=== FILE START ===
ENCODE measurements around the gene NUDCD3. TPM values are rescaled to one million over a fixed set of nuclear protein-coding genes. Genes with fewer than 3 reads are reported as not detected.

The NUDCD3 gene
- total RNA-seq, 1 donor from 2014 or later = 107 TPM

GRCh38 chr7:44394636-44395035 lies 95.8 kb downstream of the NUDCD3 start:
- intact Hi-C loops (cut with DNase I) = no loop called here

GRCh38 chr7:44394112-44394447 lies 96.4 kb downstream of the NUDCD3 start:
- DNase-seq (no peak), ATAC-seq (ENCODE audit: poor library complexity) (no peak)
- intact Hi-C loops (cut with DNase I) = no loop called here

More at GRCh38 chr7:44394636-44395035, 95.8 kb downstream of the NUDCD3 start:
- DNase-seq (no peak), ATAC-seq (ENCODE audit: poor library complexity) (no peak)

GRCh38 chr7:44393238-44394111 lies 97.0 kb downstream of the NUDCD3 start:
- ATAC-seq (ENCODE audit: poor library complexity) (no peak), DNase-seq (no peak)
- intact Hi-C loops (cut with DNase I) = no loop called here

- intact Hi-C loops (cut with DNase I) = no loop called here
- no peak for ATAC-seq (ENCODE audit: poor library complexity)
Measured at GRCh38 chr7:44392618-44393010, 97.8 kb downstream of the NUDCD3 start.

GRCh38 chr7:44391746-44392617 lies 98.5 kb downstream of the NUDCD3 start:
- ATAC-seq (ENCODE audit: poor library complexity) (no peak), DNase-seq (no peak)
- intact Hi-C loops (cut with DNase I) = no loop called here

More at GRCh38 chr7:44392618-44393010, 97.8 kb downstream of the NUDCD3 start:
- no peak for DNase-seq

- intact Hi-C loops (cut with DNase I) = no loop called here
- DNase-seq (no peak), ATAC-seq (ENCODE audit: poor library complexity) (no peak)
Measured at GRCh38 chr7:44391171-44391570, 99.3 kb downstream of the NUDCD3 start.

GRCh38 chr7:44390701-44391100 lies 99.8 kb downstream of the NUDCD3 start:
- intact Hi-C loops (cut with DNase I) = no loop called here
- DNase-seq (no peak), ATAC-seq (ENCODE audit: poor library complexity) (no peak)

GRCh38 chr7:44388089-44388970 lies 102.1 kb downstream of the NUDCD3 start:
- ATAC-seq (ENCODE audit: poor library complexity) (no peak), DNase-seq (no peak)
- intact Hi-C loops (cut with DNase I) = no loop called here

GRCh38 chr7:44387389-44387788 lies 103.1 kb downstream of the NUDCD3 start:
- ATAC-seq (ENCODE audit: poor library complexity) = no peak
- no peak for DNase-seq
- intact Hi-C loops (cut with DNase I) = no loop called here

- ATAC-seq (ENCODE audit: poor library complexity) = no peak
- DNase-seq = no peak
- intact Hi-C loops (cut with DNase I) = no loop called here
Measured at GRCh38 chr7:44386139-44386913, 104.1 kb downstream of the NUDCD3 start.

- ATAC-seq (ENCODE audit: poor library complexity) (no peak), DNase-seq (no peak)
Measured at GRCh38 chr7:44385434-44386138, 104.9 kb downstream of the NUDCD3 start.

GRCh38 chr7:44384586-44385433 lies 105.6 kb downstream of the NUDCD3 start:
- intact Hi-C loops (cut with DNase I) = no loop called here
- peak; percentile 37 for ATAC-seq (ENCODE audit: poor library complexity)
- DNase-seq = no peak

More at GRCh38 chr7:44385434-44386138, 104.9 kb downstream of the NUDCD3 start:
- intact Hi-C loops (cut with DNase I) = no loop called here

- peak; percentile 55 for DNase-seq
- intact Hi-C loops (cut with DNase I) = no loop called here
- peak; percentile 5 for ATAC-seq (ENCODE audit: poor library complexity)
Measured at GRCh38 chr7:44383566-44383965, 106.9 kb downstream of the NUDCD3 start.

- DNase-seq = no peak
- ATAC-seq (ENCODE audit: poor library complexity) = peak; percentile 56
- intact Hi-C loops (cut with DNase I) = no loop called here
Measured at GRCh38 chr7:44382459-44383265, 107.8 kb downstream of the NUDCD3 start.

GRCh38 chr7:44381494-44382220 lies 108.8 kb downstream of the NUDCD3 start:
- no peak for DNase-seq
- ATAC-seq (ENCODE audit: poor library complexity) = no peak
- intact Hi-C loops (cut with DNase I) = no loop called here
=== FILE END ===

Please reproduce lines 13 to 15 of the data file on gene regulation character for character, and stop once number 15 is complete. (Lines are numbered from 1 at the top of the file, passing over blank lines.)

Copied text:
- intact Hi-C loops (cut with DNase I) = no loop called here

- intact Hi-C loops (cut with DNase I) = no loop called here
- no peak for ATAC-seq (ENCODE audit: poor library complexity)